|when will T-cells/RBC counts finally rise
Dec 15, 2004
Dear Dr. Frascino, MD,
I have been HIV+ for almost 14 1/2 years. I have been on a number of regimens (now I am on truvada, norvir, and reyataz). I have had 3 surgeries since June 2004 (colonoscopy, hemorrhoid surgery, and a right lateral epicondilectomy). Due to the hemorrhoids (lasting more than a year before treatment) I have been on treatments for anemia and iron deficiency due to the severe blood loss during the suffering and the surgeries. I have not been able to get my T-cell counts higher than 465. Why? I wouild like to have a long life with HIV but I can't bring myself to feel positive about it when I can't seem to get my T-cells up into a "normal" range.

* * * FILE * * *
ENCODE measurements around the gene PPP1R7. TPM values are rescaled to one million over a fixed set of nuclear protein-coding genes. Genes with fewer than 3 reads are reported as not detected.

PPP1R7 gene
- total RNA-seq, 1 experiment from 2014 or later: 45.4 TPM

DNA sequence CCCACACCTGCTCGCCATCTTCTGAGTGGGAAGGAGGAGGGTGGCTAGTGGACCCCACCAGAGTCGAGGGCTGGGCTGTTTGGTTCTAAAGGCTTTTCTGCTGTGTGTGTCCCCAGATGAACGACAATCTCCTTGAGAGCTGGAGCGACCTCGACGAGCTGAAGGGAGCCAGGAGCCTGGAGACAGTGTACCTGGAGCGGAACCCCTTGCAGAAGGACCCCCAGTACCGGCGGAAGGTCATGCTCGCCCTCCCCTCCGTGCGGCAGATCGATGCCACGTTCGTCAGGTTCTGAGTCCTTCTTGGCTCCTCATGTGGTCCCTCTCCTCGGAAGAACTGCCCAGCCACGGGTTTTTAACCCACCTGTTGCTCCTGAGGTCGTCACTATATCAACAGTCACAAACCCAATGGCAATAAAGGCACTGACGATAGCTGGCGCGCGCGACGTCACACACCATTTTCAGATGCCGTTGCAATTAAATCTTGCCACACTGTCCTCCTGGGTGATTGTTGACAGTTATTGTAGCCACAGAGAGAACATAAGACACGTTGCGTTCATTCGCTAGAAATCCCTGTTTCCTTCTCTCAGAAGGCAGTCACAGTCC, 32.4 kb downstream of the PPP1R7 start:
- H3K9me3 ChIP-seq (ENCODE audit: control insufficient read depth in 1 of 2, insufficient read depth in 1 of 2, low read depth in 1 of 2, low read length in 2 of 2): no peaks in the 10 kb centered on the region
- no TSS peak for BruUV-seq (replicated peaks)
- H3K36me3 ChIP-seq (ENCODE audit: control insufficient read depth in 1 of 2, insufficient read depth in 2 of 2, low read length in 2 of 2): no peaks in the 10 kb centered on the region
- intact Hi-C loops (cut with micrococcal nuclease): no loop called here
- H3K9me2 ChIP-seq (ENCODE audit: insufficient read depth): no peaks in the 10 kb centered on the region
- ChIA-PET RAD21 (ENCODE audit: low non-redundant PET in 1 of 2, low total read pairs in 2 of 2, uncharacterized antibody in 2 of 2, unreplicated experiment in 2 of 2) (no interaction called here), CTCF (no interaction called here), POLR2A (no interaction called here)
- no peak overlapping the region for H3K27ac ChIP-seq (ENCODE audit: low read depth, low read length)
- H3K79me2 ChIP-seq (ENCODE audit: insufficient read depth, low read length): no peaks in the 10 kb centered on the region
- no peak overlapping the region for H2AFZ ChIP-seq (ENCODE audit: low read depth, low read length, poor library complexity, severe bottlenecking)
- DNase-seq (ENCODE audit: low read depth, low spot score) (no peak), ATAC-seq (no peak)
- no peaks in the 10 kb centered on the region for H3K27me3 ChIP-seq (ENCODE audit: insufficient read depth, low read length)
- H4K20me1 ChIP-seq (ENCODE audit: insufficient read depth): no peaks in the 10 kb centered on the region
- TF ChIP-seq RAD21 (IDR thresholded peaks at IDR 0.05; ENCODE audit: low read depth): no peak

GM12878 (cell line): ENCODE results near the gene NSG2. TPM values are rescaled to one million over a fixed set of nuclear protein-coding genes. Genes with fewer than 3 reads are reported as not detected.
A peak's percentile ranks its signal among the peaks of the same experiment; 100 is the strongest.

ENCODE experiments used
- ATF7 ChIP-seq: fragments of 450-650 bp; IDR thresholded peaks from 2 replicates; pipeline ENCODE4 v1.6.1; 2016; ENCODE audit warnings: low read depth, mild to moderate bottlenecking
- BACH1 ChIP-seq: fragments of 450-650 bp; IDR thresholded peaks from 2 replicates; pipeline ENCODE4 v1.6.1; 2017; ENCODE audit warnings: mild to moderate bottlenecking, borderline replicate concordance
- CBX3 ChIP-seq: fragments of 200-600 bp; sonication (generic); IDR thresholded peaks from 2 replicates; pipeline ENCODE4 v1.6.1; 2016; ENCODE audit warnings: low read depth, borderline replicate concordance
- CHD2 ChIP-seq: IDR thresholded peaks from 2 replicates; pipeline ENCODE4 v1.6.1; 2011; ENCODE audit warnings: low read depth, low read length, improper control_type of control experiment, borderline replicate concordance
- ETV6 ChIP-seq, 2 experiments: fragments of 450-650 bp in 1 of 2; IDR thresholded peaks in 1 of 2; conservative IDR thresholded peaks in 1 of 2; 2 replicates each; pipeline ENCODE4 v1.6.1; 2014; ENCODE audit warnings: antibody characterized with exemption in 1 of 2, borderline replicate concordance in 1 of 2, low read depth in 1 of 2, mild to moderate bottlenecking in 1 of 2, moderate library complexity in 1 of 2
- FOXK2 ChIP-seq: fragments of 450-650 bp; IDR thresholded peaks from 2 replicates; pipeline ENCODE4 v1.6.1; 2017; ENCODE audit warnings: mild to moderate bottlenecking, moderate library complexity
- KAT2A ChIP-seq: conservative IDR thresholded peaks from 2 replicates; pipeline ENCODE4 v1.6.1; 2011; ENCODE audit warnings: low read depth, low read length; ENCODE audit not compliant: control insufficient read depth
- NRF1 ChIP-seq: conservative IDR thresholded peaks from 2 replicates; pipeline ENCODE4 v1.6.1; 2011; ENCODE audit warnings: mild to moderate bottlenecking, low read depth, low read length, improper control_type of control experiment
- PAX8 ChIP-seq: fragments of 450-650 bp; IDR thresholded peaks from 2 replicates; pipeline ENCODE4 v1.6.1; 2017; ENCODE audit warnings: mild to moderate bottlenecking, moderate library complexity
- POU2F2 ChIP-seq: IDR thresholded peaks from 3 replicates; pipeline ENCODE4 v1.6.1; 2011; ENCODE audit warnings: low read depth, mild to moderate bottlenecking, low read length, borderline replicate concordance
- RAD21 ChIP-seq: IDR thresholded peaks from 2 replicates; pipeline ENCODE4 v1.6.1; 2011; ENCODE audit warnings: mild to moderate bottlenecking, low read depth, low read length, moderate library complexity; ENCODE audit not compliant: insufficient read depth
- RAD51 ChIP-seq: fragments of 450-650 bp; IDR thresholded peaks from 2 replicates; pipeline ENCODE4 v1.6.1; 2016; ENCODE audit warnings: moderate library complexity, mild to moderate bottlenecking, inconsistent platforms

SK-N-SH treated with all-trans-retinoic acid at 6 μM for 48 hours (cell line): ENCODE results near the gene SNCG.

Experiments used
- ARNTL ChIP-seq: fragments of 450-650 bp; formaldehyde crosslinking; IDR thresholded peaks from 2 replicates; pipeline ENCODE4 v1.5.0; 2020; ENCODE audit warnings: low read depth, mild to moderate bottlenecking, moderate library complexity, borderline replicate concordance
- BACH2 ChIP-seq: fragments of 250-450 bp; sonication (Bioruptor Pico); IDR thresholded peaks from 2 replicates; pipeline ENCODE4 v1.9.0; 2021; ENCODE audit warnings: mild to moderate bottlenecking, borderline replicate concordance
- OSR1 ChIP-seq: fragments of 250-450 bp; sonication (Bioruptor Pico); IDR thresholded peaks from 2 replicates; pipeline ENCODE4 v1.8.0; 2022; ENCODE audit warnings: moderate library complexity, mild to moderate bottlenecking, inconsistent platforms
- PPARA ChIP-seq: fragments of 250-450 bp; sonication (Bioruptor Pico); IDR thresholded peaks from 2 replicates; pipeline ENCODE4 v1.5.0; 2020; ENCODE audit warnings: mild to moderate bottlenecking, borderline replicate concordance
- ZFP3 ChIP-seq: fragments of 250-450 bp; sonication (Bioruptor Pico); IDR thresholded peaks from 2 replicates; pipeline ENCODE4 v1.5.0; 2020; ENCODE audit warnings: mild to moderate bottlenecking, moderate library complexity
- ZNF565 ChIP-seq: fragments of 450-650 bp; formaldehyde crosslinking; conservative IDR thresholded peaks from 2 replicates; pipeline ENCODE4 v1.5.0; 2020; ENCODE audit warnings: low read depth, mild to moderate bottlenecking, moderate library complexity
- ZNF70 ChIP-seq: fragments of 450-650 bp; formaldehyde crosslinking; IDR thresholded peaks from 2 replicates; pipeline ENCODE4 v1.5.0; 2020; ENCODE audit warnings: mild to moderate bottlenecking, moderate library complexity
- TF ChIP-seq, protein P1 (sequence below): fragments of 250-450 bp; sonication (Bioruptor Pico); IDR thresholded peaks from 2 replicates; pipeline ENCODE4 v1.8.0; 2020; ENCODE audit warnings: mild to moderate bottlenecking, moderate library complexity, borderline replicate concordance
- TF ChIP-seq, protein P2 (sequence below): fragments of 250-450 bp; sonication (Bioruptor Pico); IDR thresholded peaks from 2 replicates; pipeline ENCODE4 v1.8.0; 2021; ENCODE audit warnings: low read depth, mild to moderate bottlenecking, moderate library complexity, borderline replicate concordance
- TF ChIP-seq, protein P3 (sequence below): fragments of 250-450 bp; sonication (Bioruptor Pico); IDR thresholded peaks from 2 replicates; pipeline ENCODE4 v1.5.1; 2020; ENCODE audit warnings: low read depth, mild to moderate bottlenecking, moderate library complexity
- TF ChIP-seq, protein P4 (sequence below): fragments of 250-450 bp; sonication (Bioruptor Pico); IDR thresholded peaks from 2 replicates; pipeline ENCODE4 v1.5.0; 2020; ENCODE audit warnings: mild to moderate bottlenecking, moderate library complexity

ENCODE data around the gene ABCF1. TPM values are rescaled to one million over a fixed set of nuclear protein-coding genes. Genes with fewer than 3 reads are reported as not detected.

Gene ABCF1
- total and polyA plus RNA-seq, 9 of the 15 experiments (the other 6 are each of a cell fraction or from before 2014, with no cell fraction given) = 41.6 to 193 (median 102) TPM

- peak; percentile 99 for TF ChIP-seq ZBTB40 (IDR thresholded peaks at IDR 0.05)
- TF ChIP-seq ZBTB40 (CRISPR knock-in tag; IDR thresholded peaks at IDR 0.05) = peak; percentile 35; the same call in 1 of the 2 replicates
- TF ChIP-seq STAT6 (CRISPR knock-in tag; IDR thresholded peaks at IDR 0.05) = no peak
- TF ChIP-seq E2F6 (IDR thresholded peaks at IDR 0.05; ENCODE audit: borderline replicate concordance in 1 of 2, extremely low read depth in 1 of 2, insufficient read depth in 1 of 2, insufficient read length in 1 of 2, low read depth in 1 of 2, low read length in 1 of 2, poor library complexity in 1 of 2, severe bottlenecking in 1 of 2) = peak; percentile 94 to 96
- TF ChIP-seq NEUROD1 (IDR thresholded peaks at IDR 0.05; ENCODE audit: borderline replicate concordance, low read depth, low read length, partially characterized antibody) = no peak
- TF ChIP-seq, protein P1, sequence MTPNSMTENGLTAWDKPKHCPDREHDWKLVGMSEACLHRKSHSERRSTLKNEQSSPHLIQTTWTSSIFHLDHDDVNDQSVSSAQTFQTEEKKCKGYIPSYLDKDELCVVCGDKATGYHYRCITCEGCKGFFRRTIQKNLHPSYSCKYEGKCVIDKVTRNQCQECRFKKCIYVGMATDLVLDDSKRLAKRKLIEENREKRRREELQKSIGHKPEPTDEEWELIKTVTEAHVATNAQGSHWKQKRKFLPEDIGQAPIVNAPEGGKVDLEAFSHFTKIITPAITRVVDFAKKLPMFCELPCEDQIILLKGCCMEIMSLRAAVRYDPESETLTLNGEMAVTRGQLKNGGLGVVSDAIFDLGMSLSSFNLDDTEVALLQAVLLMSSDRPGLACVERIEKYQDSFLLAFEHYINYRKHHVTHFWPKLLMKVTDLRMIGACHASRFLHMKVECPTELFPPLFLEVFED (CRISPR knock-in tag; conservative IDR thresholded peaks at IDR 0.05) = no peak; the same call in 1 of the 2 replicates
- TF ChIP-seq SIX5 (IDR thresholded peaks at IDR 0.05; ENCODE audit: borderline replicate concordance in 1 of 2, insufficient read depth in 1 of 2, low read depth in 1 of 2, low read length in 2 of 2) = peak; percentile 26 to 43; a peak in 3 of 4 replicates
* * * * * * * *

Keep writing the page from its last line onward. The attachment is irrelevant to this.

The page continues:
Sincerely, Hopeful in Phoenix
Response from Dr. Frascino
Hello Hopeful in Phoenix,
You have two separate problems here. First, the bleeding hemorrhoids, resulting in severe blood loss and subsequent anemia. Hopefully the surgery has been successful. Stopping the blood loss should help the anemia. Other types of HIV-associated anemia should also be considered anemia of chronic disease, medication toxicities, nutritional deficiencies, etc. Specific treatment, i.e. dietary supplements, medication adjustments, Procrit, etc., should be targeted to the specific underlying causes of your HIV-associated anemia.
Next, your CD4 counts. Your current regimen is a potent combination. If it is effective against your virus, your viral load should decline, hopefully to undetectable levels. As the viral load decreased, the CD4 count should hopefully improve. Your HIV specialist should check that your medication doses are correct and that there are no drug-drug interactions. A resistance test (genotype/phenotype) may be helpful if your viral load is persistently above 1,000 copies.
Good luck. Remain hopeful!
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